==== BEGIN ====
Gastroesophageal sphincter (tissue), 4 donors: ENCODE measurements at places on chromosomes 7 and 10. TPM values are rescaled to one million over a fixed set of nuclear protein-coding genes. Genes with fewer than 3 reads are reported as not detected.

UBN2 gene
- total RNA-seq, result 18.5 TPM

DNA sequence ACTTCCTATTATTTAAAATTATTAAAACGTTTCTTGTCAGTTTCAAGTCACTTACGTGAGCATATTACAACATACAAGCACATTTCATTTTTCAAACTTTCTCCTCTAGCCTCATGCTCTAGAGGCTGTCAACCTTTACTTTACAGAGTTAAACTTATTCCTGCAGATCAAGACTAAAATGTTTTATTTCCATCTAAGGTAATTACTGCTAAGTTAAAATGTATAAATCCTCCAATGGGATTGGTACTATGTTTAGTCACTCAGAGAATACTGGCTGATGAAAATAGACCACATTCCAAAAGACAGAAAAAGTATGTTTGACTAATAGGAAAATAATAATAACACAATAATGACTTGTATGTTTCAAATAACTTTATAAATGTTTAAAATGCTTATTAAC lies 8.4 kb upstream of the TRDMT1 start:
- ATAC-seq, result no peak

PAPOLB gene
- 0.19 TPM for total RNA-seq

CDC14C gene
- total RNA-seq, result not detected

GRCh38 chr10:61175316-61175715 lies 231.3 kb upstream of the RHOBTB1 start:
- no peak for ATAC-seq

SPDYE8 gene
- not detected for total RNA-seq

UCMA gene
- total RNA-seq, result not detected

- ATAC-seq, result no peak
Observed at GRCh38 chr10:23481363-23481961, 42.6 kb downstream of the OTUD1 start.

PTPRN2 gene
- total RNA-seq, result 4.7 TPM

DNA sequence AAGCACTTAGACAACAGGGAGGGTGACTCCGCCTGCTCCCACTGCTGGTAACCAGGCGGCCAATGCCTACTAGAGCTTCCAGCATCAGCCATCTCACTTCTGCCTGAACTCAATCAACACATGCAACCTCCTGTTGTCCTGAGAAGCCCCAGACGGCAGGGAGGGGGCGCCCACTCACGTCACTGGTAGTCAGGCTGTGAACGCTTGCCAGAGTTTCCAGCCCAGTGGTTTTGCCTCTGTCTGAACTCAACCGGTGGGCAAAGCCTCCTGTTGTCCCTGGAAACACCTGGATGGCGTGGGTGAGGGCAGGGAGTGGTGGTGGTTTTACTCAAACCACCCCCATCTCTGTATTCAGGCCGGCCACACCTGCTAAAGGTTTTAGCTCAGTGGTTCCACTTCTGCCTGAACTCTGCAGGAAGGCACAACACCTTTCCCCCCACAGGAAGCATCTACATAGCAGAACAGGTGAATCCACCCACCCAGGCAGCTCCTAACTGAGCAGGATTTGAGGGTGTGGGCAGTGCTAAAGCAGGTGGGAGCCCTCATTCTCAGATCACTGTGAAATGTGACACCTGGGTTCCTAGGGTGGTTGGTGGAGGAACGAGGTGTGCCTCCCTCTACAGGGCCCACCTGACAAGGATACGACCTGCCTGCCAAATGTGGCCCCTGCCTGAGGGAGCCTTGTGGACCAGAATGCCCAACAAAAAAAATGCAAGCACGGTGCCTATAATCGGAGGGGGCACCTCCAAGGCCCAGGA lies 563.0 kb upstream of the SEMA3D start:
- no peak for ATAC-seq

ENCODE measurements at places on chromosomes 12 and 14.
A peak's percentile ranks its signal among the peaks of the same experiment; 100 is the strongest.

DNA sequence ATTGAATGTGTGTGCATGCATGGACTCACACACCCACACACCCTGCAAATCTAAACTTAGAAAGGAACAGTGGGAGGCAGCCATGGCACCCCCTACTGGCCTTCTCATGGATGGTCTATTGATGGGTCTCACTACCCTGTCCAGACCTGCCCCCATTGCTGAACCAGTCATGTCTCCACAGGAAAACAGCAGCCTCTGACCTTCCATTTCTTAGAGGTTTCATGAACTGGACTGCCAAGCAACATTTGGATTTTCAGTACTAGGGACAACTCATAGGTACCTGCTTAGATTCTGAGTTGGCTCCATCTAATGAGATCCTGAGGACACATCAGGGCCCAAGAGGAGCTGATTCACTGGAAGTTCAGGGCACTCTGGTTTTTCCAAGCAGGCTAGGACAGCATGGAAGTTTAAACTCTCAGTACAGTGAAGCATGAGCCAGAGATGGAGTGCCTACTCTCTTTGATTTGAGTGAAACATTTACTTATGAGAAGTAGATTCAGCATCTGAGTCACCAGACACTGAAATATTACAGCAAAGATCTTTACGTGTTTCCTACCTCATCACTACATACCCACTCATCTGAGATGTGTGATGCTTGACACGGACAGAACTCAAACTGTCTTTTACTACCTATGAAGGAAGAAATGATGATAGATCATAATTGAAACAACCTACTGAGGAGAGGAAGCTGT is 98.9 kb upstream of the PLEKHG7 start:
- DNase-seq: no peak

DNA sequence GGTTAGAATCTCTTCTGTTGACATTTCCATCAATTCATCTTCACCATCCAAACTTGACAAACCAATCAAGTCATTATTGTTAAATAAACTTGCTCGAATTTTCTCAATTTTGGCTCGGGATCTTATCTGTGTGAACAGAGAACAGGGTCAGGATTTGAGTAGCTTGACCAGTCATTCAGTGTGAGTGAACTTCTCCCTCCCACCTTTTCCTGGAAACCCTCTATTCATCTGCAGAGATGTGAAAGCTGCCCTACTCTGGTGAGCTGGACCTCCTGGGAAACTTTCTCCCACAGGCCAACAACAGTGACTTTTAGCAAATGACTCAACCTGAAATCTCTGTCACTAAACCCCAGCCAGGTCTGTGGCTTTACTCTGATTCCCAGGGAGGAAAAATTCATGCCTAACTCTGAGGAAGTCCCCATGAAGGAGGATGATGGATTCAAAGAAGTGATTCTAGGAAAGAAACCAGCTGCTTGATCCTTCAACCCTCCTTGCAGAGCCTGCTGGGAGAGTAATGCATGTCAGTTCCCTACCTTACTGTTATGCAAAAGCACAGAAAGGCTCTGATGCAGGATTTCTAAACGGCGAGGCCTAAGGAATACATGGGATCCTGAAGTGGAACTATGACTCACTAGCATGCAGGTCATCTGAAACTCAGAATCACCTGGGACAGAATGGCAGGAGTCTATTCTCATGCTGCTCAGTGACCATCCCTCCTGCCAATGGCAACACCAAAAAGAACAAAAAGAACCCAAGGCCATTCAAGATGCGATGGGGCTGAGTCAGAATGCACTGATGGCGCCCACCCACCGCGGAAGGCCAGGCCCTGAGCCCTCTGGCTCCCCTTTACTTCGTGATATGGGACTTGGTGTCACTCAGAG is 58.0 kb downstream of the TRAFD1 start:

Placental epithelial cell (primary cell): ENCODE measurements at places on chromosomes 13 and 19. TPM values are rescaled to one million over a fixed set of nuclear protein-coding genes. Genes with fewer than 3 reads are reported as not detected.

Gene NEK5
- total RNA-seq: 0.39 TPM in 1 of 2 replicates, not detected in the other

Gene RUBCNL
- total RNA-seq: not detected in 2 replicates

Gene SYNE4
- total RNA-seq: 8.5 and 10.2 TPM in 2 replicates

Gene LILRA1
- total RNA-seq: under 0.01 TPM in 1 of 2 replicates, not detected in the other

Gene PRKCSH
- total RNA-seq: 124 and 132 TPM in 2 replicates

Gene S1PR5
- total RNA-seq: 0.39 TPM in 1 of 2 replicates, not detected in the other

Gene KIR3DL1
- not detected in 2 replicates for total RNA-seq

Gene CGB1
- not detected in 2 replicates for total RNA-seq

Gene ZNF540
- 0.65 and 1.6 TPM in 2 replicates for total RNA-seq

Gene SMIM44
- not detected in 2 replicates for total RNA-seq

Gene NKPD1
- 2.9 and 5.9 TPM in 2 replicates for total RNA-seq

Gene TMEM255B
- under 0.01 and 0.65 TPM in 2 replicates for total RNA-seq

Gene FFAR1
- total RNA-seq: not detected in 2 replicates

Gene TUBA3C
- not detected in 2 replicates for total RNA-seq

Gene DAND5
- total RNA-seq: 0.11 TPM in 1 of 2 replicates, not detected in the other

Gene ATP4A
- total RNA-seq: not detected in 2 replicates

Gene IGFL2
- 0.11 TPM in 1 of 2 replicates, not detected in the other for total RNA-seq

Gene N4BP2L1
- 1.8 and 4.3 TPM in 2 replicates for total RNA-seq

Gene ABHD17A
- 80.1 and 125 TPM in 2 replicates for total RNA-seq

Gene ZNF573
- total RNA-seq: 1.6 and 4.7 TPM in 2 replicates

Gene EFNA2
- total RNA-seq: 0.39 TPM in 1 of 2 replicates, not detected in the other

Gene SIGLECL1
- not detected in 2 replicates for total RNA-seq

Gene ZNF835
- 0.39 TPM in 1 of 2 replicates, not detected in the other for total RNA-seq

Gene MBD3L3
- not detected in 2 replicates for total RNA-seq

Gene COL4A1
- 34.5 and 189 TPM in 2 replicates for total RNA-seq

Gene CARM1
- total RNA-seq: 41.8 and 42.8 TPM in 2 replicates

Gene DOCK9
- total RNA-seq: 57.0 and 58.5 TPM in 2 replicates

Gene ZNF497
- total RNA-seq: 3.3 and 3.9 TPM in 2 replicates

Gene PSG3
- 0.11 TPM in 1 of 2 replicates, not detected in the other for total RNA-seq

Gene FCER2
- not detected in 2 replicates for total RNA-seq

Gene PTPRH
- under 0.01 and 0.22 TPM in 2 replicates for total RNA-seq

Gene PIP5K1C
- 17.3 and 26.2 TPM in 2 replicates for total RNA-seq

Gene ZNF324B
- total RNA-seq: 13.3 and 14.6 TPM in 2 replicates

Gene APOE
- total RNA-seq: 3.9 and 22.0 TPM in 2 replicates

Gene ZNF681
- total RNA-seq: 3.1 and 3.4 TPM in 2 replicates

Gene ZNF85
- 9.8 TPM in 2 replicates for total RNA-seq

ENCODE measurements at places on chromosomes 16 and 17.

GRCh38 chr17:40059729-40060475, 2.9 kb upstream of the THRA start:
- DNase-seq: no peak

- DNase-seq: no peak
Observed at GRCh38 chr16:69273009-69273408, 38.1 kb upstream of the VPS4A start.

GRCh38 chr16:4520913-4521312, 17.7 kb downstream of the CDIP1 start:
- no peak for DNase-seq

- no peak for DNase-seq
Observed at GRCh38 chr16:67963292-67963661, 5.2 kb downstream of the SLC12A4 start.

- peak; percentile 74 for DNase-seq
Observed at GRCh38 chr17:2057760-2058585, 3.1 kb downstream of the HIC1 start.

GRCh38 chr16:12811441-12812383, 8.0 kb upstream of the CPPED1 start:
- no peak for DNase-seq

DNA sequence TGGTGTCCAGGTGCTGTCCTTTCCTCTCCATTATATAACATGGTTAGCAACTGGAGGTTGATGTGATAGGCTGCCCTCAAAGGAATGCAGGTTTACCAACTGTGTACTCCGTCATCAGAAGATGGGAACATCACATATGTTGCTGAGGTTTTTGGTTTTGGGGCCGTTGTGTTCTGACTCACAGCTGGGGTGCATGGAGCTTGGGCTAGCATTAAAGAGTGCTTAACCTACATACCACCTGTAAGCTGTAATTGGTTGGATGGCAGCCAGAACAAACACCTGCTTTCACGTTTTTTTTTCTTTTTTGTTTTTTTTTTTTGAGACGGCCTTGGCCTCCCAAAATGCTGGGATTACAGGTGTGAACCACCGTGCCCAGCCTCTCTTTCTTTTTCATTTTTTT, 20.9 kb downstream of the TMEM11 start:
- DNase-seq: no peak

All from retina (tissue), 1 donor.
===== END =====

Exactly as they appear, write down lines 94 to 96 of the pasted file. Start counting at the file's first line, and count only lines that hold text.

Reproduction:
Gene APOE
- total RNA-seq: 3.9 and 22.0 TPM in 2 replicates

Gene ZNF681